Recently, I came across an interesting article—and it was its title, “Why Experts Have Killed Innovation,” that attracted my attention. The author, Joshua Krook, a doctoral candidate in law at University of Adelaide, points out to the rising specialization of the global workforce and claims that education and training focused on increasingly narrow skills, for increasingly narrowly-defined positions, has a “dampening effect on innovative thought and creativity.” While truly innovative ideas tend to come from generalists operating at the intersections of various disciplines, argues Krook, we keep churning out specialized experts.
There is one more, equally damaging, effect of specialization on innovation: the time it takes. More and more professional positions associated with “innovation” now require applicants to have an advanced degree: MS or even PhD. As a result, instead of producing inventions in their twenties and thirties—arguably the most productive years for creative activities—young people spend this time on acquiring degrees that would only allow them to get hired for “creative” jobs. No surprise that the average age of Nobel Prize winners keeps steadily increasing (by 5-6 years per century).
Krook offers what he calls a “simple” solution to the specialization problem: companies should stop hiring experts in a particular filed and start hiring generalists (“capable of thinking outside the box,” as he puts it). Companies would also benefits from hiring independent outside innovators that had escaped the pressure of specialization.
As much I like the way Krook defines the problem, I’m very skeptical of his “simple” solution. The hiring process in most organizations, as formal and antiquated as it is, is intrinsically incapable of identifying qualified “generalists” (even if HR staffers would succeed in defining what “generalist” means for this particular organization).
And yet, there is a proven solution to the problem of workforce specialization: crowdsourcing. First, crowdsourcing allows an organization to temporally “hire” people who’re external to it and therefore unencumbered by the organization’s narrowly defined expertise. Second, launching a crowdsourcing campaign—using an appropriate venue—absolves the organization from the very need to actively look for qualified people (whether “experts” or “generalists”): qualified individuals will self-select and appraoch the organization with their solutions. Third, academic research on crowdsourcing shows that the likelihood of someone solving a problem increases with the distance between this person’s own field of technical expertise and the problem’s domain. This suggests that a properly designed crowdsourcing campaign may result in a breakthrough invention emerging from the interplay of different scientific and/or technological fields.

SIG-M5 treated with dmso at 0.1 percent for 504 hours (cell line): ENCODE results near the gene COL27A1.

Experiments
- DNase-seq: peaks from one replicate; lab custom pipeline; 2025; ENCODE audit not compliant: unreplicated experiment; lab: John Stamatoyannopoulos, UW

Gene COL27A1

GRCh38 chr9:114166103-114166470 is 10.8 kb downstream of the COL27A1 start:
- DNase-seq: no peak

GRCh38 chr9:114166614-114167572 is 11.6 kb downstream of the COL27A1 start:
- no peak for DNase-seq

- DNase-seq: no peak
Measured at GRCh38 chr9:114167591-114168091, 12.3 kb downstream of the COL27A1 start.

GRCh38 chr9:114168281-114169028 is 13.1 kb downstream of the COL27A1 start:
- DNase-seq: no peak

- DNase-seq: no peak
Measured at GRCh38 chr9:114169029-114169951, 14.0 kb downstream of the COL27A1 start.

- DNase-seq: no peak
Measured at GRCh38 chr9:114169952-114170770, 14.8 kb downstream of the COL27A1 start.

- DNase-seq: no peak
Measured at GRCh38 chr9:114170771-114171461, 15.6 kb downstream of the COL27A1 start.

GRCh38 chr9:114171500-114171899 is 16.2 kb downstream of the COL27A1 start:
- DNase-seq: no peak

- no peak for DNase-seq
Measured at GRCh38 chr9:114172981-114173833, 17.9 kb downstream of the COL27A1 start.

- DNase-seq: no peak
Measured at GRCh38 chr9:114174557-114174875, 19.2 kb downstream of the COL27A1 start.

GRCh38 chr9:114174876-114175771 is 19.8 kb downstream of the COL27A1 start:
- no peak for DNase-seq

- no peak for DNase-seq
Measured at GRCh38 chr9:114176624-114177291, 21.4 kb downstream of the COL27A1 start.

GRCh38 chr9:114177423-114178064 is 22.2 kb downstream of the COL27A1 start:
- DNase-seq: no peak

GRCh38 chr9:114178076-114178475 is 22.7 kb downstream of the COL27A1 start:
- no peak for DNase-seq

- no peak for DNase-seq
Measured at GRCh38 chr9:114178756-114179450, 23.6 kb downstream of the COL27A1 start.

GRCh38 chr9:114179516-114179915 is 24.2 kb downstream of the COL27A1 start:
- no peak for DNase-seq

Crowdsourcing is not the only way to enrich the internal expertise with diversity originating from external crowds. Recently, a concept of crowdraising has been proposed by CrowdRaising.co, a NYC-based startup. (Full disclosure: I’m a member of the CrowdRaising.co Advisory Board.) Crowdraising allows crowds to pledge time instead of money to support causes they like. Any organization running an innovation project can now hire a crowd to perform business-related activities. These activities could be as simple as taking part in a survey or beta testing, or they could involve more complex tasks, such as coding, design work or strategic advice.
Taken together, crowdsourcing and crowdraising may create a new paradigm of finding and utilizing employees in the gig economy. But at the very minimum, they can help companies avoid a trap of “hyper-specialization.”
p.s. You can read the second issue of my monthly newsletter on crowdsourcing here: http://mailchi.mp/b3e5728661b4/yes-to-science-no-to-betting. To subscribe to the newsletter, go to http://eepurl.com/cE40az.